a, Yemen Vice President Dick Cheney brought a promise of more U.S. military aid and friendship to Osma bin Laden's ancestral home Thursday in a bid to shore up Yemen's fragile support for the U.S.-led war on terrorism.
Under extreme security measures, Cheney flew into this rugged and partly lawless country to meet with Yemeni President Ali Abdullah Saleh.
Aides traveling with Cheney said the vice president would press Saleh on what kind of support he needed to help prevent his country from becoming a sanctuary for al-Qaida and other terrorist organizations.
The United States has already sent advisers to begin training security forces to help patrol Yemen's 1,500-mile coastline.
Cheney was spending less than two hours in Yemen, meeting with Saleh and other officials in a building at the airport before heading on to Oman, another Persian Gulf nation.
An adviser to the Yemeni government, speaking on condition of anonymity, said one of the things discussed by Cheney and Saleh was a U.S. promise to send military advisers to Yemen soon. He said the current plan is for at least three teams of 20 to 30 U.S. advisers to spend several months in Yemen.
However, the adviser said his country also is looking forward to increased economic aid from the United States, including money for increased coastal patrols. But he said there was strong sentiment against having U.S. troops chase terrorists in Yemen.
"It is a Yemeni war against terrorism, but they want to do it themselves," he said of government officials. "They don't want to do the Americans to do the fighting."
Senior U.S. officials, speaking on condition of anonymity, said the stop in Yemen was added to Cheney's schedule after Saleh telephoned President Bush to request a visit.
Cheney is the highest level U.S. official to visit to Yemen since, then-Vice President George H. Bush, the president's father, visited in 1987.
He flew on a specially fitted C-17 cargo plane, spending much of the 2 1/2-hour flight from Egypt in the cockpit.
Cheney says one purpose of his trip is to try to persuade Arab governments not to provide a haven for where the al-Qaida organization, hit hard in Afghanistan, could rebuild.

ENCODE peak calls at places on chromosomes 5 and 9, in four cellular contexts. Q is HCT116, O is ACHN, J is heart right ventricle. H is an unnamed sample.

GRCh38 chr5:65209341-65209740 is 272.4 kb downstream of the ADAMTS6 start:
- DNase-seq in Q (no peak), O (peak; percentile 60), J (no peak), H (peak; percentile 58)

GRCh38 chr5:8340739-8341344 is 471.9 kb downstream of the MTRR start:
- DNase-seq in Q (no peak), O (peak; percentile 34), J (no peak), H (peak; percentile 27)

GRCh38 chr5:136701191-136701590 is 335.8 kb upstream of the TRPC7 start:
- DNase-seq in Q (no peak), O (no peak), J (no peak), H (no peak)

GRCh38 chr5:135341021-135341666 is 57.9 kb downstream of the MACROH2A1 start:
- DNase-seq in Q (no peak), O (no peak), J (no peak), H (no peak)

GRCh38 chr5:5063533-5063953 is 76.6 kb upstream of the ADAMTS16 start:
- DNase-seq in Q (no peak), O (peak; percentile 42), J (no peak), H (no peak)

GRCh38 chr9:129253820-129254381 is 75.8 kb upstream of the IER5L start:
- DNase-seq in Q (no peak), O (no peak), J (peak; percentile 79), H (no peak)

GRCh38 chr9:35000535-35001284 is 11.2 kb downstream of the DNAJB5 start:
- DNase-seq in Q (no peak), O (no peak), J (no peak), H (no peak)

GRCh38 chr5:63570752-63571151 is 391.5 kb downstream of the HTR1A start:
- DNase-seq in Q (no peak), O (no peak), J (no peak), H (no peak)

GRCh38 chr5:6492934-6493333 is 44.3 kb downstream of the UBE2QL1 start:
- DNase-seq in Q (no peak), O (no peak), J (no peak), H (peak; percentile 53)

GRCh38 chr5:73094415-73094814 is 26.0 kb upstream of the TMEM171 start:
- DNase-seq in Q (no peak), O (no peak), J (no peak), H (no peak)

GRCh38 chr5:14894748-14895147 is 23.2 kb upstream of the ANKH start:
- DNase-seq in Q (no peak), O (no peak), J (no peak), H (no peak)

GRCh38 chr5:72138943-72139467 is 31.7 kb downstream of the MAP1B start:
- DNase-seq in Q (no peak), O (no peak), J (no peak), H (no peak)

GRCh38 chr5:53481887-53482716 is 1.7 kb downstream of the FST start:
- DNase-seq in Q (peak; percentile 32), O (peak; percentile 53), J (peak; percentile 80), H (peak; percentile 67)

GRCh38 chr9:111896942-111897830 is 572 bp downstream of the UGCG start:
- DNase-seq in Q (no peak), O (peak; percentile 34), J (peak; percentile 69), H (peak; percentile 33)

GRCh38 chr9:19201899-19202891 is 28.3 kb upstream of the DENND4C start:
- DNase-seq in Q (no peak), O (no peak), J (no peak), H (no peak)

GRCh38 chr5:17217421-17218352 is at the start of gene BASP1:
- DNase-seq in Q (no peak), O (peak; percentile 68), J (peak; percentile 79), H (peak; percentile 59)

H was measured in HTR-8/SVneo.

Saleh is cooperating with the United States to keep al-Qaida fighters from establishing a new base in the remote frontier regions of Yemen that border Saudi Arabia.
As he tours the region, Cheney also is pledging a stronger U.S. effort to try to end Israeli-Palestinian violence, although he says the two battling sides must do more to end the bloodshed.
Cheney says he hopes to get the derailed peace process back on track, a subject that is coming up more insistently at each of his stops as he tours the Middle East.
"I think the burden is on both parties to bring an end to the violence," Cheney said Wednesday, with Egyptian President Hosni Mubarak at his side.
Mubarak told reporters he and Cheney agreed it was essential to move quickly to try to get in place a process to end the spiraling violence and get both Palestinians and Israelis back into peace negotiations.
Mubarak cited "great concern" over what he called "the current deteriorating situation in the Middle East."
The Bush administration moved for a higher peacekeeping profile Wednesday night by sending to the region retired Marine Gen. Anthony Zinni, President Bush's personal envoy. Zinni's most pressing problem will be to broker a cease-fire.
So far in Cheney's tour, he has visited two traditional U.S. allies in the region, Jordan and Egypt. In both places, he heard criticism from leaders of potential U.S. plans to widen the war against terror into Iraq.
Cheney said Wednesday that he came to the Middle East to discuss "our continuing cooperative efforts to fight terrorism and our determination to promote Arab and Israeli peace and reconciliation."
"We are conferring as well about challenges to regional security and the threat that weapons of mass destruction pose to all of us," said Cheney.
Cheney is focusing on what the Bush administration sees as efforts by Iraqi President Saddam Hussein to develop nuclear, biological and chemical weapons.
Mubarak reiterated his opposition Wednesday to any military action against Iraq at this time and said he believes Saddam is close to agreeing to allow the return of U.N. weapons inspectors.
"We are going to meet some of his special envoys and tell them that this is a must," Mubarak said. He left open the possibility of stronger action against Iraq if he refuses to yield on weapons inspections.
U.S. officials have said any new inspection regime in Iraq that does not give weapons inspectors complete freedom of action would be unacceptable.
"The vice president made clear our view on inspectors. They need to be very robust," said Cheney spokeswoman Jennifer Millerwise. As far as what Mubarak meant, we're not going to try to interpret his words for him."